Dems accuses GOP of hiding Dodd-Frank cuts in 'Plan B' push

"It is unfortunate that at end of another session of Congress, the Republicans are again playing ‘Russian Roulette’ with the U.S. economy," she said in a statement.

The cuts the pair objected to are part of a series of spending cuts Republican leaders put together to secure support from GOP members for BoehnerJohn BoehnerHouse markup of ObamaCare repeal bill up in the air Conservatives to Congress: Get moving Boehner: ObamaCare repeal and replace 'not going to happen' MORE's measure, which would permanently extend tax cuts for income under $1 million and is slated for a vote Thursday evening.

The new legislation replacing the sequester cuts is similar to a bill approved by the House in May. It would reduce the deficit by $243 billion, leave cuts to Medicare in place and turn off $72 billion in defense and non-defense spending, while adding $300 billion in new cuts. Only 16 Republicans voted against the bill in the May vote.

Included in that package are a series of cuts, first proposed by Republicans on the House Financial Services Committee in April, that take aim squarely at a number of Dodd-Frank's most contentious provisions.

One measure would bring the more than halve the CFPB's budget and bring it under the power of congressional appropriators. Bringing the bureau's budget under congressional control has long been a top priority of Republicans, who argue the agency's independent budget-setting power makes it unaccountable.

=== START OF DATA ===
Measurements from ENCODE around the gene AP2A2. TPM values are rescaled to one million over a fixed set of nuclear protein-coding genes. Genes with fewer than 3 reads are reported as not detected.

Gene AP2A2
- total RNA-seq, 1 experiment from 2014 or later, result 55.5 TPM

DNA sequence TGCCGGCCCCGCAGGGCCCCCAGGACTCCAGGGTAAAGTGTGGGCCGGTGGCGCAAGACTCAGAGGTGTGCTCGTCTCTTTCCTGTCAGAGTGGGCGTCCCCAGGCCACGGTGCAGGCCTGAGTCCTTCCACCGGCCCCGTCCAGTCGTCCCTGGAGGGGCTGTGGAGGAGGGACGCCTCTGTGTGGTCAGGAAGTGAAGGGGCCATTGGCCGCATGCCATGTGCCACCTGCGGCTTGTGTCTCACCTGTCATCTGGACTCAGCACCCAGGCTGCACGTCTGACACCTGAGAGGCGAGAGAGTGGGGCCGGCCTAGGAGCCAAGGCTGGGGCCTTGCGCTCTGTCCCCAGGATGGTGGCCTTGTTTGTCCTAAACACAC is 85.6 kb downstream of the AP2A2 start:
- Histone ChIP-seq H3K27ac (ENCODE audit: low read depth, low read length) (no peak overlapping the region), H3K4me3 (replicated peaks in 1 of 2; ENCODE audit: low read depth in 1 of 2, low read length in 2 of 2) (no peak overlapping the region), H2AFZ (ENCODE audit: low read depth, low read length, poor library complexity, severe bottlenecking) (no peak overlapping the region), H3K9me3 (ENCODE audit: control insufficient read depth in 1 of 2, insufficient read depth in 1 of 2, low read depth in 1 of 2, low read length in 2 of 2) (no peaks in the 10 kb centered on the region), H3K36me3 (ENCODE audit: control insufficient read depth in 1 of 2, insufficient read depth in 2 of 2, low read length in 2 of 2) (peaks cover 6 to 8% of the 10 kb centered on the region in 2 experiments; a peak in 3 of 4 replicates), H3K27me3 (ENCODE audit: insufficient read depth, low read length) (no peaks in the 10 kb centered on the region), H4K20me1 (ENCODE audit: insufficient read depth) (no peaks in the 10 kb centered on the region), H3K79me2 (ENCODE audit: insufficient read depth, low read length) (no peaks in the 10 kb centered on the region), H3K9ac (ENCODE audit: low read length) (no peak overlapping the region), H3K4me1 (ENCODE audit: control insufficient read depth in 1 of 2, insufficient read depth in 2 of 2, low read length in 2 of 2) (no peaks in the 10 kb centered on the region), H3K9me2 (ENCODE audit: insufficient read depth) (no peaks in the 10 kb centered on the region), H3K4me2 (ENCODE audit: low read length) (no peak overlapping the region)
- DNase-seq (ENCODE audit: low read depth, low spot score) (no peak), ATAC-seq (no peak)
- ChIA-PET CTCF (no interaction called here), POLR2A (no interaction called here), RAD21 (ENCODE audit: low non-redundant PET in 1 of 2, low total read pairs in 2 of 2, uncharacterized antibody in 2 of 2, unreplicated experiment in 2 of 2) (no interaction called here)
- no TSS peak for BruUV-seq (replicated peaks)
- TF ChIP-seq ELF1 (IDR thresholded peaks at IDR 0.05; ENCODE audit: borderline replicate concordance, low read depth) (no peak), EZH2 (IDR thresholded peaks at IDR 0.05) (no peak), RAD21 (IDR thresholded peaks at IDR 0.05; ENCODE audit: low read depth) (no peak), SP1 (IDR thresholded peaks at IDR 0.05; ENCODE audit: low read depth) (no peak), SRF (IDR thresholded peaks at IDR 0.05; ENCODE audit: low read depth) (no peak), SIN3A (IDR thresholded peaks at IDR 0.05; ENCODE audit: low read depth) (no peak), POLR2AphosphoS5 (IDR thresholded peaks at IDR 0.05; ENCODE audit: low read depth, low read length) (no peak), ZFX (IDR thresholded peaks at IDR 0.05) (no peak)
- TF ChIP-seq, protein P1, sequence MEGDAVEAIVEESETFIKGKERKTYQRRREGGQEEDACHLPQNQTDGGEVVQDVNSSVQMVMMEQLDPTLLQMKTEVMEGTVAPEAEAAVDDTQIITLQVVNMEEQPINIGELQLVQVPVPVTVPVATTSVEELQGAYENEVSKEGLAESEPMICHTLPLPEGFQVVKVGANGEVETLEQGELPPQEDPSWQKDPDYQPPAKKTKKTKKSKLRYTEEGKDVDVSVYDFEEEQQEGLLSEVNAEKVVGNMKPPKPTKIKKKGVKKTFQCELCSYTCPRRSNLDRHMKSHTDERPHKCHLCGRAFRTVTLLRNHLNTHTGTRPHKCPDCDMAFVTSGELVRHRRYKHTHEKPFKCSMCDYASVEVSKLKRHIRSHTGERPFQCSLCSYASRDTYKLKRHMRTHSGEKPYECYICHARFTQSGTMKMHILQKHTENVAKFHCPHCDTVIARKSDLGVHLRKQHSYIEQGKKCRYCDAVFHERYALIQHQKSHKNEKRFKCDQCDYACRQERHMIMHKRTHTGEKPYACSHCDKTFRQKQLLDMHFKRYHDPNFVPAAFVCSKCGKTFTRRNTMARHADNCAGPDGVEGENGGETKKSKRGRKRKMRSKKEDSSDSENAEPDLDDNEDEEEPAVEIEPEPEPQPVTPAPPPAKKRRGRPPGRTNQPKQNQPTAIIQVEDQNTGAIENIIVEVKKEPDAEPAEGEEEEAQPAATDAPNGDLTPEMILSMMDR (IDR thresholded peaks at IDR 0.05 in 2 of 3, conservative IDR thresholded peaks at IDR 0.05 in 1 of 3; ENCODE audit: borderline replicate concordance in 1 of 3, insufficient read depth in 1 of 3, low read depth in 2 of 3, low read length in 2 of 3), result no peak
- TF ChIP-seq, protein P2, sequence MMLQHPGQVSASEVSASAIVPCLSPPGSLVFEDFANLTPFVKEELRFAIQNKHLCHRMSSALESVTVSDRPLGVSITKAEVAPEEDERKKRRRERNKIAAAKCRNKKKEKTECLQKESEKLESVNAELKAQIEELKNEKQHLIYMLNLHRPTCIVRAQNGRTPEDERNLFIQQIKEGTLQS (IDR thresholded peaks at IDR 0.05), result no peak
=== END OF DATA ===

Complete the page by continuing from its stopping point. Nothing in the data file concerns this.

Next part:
Frank accused the GOP of doing "a big favor for financial interest without having to do so in a way that constituents can identify" in pushing that measure.

Another would repeal a Dodd-Frank provision that gives banking regulators the "orderly liquidation" power to temporarily use taxpayer dollars to step in and wind down a failing institution. The Congressional Budget Office (CBO) has scored the repeal as saving the government $22 billion, but Democrats have cried foul at that accounting. Any taxpayer funds used during a liquidation would ultimately be paid back via fees imposed on the nation's largest financial institutions.

A third measure would eliminate the Office of Financial Research, another Dodd-Frank creation housed in the Treasury Department that collects data on financial markets in an effort to identify threats. A fourth originally cleared by the financial panel would eliminate a cornerstone of the White House's housing relief efforts, the Home Affordable Modification Program (HAMP). The program has failed to live up to original expectations, and Republicans contend it should be scrapped.

This post updated at 4:50 pm.